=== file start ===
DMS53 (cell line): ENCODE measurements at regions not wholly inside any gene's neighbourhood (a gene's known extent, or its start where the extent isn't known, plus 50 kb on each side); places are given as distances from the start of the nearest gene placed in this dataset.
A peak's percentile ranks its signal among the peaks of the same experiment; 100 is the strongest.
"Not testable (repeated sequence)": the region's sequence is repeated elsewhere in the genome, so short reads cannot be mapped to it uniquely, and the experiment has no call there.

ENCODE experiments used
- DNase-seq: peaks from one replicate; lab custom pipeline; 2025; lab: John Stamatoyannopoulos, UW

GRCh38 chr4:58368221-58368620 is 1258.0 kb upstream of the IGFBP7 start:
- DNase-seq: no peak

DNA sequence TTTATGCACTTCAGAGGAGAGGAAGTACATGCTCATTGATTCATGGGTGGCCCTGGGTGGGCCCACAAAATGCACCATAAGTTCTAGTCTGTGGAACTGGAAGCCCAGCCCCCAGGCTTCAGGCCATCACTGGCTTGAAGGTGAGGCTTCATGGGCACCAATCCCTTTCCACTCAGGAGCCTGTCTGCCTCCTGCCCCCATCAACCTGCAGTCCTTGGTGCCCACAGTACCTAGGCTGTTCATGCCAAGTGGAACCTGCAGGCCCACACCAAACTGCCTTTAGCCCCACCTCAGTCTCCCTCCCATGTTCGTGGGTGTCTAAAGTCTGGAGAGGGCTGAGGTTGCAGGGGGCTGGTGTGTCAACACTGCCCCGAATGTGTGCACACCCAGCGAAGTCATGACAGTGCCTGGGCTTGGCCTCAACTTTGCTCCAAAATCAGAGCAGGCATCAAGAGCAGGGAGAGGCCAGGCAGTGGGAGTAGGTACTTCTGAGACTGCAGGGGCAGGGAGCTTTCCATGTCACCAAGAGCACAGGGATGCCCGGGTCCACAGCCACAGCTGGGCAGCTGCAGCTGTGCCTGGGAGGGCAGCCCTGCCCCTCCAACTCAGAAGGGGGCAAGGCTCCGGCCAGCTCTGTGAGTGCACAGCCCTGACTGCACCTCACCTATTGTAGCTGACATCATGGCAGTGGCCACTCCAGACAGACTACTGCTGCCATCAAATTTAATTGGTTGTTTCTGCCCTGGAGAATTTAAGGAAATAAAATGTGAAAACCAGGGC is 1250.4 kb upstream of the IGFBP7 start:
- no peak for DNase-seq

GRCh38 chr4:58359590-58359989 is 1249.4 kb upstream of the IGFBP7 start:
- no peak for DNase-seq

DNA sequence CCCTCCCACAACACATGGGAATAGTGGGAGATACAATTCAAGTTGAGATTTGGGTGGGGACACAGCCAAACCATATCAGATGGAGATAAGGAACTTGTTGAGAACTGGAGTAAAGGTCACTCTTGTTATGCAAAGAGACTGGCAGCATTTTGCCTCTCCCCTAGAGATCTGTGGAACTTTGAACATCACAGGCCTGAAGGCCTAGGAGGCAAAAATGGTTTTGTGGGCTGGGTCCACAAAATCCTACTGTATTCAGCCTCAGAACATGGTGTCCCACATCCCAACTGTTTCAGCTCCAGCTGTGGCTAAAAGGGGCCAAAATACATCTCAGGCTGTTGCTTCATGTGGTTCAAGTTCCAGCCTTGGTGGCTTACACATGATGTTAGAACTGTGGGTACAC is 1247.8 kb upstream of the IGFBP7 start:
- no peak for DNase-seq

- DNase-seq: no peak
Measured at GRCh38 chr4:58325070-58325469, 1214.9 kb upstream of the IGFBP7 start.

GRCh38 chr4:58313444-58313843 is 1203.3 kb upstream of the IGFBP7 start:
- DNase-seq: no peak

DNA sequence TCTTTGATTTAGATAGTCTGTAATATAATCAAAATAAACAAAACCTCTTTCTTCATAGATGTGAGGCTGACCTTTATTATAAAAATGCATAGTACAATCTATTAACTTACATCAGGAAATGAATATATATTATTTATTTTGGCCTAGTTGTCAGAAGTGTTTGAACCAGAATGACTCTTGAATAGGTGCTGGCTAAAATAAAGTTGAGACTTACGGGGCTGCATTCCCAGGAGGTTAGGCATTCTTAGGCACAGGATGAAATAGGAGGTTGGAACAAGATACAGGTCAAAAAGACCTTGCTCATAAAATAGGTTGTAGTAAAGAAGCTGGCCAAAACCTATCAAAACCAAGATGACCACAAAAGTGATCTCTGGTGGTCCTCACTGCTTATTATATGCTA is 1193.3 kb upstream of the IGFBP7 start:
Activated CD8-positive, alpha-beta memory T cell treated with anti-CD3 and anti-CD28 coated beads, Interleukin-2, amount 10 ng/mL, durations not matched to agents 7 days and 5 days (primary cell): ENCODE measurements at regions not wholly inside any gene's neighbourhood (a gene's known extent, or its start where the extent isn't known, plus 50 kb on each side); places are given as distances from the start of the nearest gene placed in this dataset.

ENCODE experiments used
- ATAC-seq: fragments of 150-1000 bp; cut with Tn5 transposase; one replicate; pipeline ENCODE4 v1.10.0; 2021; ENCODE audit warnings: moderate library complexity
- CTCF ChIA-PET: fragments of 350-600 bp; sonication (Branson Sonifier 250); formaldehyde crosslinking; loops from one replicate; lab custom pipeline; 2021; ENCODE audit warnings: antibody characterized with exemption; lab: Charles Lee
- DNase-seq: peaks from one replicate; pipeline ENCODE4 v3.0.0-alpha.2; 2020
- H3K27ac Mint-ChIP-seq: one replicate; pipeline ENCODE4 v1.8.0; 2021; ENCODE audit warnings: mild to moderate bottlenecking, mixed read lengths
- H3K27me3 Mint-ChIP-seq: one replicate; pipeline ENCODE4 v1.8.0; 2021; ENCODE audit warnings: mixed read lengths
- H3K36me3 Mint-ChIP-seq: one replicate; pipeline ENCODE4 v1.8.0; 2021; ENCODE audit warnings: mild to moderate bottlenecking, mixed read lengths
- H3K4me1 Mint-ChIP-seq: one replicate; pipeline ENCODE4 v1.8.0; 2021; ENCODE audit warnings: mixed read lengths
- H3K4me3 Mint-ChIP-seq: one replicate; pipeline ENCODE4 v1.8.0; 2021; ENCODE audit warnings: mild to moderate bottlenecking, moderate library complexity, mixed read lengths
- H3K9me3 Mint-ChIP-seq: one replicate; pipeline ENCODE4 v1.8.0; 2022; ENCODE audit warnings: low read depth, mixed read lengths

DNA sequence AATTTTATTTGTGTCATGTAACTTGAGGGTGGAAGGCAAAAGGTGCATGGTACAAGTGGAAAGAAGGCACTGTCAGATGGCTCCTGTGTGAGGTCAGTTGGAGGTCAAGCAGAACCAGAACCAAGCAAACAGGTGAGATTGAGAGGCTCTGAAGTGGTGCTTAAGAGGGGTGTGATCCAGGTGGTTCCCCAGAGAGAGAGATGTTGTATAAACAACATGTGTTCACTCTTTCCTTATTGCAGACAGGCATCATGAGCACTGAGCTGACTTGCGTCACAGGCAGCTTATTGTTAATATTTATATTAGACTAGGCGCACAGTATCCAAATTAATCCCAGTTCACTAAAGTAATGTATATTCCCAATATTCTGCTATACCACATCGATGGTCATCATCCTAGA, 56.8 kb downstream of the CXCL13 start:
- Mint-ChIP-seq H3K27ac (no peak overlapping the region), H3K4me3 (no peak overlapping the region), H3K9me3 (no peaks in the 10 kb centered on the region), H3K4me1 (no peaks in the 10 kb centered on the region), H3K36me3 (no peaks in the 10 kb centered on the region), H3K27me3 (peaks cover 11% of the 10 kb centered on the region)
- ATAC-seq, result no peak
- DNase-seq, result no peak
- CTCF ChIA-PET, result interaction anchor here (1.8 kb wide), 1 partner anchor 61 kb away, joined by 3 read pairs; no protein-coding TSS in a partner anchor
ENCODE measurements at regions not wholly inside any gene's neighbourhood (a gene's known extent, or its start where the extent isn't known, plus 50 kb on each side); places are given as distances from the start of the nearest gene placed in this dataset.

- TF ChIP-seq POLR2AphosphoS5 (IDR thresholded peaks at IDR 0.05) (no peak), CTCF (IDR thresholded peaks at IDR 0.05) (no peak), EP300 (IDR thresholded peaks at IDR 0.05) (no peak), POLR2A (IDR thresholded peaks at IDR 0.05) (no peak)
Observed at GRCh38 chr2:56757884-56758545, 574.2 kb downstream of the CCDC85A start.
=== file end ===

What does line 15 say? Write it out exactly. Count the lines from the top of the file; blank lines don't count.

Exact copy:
Measured at GRCh38 chr4:58325070-58325469, 1214.9 kb upstream of the IGFBP7 start.